Mediachain is a platform that uses a blockchain to record both data and metadata that can be used to manage content and protect its ownership. It uses a client-server model which can be accessed through a command line application; users can query servers for new content, or publish their own work to them.
The system can be used by developers as a convenient back-end, allowing them to build more user-friendly apps to distribute content, and its developers point out that it fits naturally as part of a development stack with Ethereum and IPFS. However, it is yet to gain widespread adoption despite its demonstrable power.
Mediachain's website never identifies any of the project's founders or developers, but some can be team members can be found through the group's GitHub page and blogs. The most involved member of the project – and the only one identified using his real name – seems to be Arkadiy Kukarkin, and a user named Vyzo has the most contributions to the project's GitHub repository.
Interestingly, Vyzo is also a prominent contributor to the repository for Gambit, a popular implementation of the Scheme programming language, which demonstrates significant programming prowess.
Kukarkin has published many of the company's blog posts, but the most frequent contributor to that webpage is named Denis Nazarov. The group's GitHub repository notes that it is based in Brooklyn, New York, but offers no further details.
Mediachain has been covered by several significant publications, including Forbes, Newsweek, TechCrunch, and CoinDesk. It has also gained a decent following on social media, with over 2,000 followers on Twitter and several hundred subscribed to its Medium blog.
Mediachain's primary product is a client-server application for publishing content with a metadata fingerprint to a blockchain. Users with the client software will be able to query servers for new content, and those running the server application can host their copy of the blockchain for the community.
The platform's developers suggest that it is intended as a lightweight back-end for more accessible applications, perhaps used it in tandem with Ethereum, IPFS, or other decentralized services. However, the company doesn't point out any applications that have made use of its platform.
Among Mediachain's most significant innovations is its Attribution Engine, which uses a neural network to identify images or other content and attribute proper credit to their original publisher. It provides few details about this system, but it seems that it will be able to scan any input to see if it matches anything published in the service's blockchain.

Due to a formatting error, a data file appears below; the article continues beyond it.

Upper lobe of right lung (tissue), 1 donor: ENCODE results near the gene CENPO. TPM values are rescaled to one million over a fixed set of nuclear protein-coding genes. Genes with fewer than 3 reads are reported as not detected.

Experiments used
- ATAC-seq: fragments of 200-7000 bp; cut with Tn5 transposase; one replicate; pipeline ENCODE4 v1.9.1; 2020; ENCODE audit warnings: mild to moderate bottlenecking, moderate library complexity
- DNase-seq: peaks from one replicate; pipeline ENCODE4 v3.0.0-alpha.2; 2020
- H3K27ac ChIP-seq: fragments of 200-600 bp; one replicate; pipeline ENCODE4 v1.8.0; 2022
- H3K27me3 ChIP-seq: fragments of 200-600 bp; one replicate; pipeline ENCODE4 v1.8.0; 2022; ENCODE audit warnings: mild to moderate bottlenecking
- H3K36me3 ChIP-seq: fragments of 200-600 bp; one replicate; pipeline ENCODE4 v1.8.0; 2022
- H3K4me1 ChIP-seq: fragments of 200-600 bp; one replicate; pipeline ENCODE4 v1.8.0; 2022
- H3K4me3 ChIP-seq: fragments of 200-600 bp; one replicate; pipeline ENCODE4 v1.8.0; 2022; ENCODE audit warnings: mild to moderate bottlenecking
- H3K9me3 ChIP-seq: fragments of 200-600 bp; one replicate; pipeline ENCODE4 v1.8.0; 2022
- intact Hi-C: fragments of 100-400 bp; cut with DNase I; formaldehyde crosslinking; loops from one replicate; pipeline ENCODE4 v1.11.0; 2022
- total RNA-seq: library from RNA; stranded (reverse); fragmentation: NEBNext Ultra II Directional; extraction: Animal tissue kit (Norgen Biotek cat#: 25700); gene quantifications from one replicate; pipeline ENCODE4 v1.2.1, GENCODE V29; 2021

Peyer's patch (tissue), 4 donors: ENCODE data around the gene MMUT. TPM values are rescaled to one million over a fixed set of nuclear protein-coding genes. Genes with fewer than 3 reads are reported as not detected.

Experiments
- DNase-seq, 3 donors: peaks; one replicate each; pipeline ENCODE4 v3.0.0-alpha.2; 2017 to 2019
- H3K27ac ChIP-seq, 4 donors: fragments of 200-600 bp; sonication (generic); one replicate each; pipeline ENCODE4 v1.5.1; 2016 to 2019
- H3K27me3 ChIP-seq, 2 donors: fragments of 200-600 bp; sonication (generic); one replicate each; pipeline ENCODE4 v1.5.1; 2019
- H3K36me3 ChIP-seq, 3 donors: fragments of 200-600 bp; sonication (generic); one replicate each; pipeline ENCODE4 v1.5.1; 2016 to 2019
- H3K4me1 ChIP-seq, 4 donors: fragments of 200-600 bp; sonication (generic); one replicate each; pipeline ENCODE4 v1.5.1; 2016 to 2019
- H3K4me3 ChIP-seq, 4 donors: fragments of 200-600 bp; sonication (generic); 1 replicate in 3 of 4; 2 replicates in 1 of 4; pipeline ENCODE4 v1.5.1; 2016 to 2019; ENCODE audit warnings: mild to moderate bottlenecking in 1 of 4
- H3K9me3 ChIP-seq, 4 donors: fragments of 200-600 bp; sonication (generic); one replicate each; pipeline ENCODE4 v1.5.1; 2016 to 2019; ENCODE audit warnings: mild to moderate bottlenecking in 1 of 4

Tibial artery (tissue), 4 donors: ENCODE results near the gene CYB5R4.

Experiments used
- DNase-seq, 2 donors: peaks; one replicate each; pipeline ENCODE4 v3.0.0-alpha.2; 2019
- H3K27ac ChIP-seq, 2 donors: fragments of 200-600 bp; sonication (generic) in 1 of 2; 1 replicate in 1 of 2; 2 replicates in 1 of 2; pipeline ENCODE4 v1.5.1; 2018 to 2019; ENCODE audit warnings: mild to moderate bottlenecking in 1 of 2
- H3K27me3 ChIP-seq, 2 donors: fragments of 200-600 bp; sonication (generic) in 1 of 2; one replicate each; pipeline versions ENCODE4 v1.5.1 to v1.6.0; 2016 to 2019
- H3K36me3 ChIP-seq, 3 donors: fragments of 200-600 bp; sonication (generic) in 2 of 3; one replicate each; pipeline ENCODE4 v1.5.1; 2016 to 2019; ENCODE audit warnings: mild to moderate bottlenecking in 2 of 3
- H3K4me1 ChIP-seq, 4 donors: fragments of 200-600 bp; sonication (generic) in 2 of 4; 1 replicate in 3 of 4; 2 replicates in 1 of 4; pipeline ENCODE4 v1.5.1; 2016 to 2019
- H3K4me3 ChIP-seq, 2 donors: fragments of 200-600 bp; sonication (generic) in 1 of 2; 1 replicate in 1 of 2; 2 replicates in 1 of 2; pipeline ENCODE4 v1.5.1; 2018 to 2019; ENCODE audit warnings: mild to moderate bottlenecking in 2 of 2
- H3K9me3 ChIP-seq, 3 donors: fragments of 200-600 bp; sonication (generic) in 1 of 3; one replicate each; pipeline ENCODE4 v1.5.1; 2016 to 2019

Mediachain's website includes no roadmap describing its history or future plans, and while it has a thorough documentation page, it has not published a whitepaper. Dates on the group's blogs and GitHub contributions indicate that the project has been underway for nearly two years, but has only begun to gain significant momentum towards the end of 2017.
Some of the articles about the company, linked to on the bottom of their website, indicate that the developers gained over $1 million in funding in the summer of 2016, but they don't indicate a clear business model for their product that can offer these investors any returns.
Mediachain's software is completed and available on GitHub. Using the software currently requires users to compile it themselves, and it is not yet fully supported on Windows systems. It's not clear how much content is currently available on the platform's blockchain, but it doesn't appear to be widely used. The software is published with an MIT license, meaning programmers are allowed to use the code even for proprietary software.
Mediachain has developed a strong back-end platform, but it seems that it hasn't yet been used to create any interesting end-user products.
Mediachain's developers have demonstrated its strong capabilities; the platform is useful for not only entertainment, but also for sharing cultural information from museums and managing digital rights to images or other content. However, this command line application will likely continue to have very limited appeal until developers use it to create something compelling.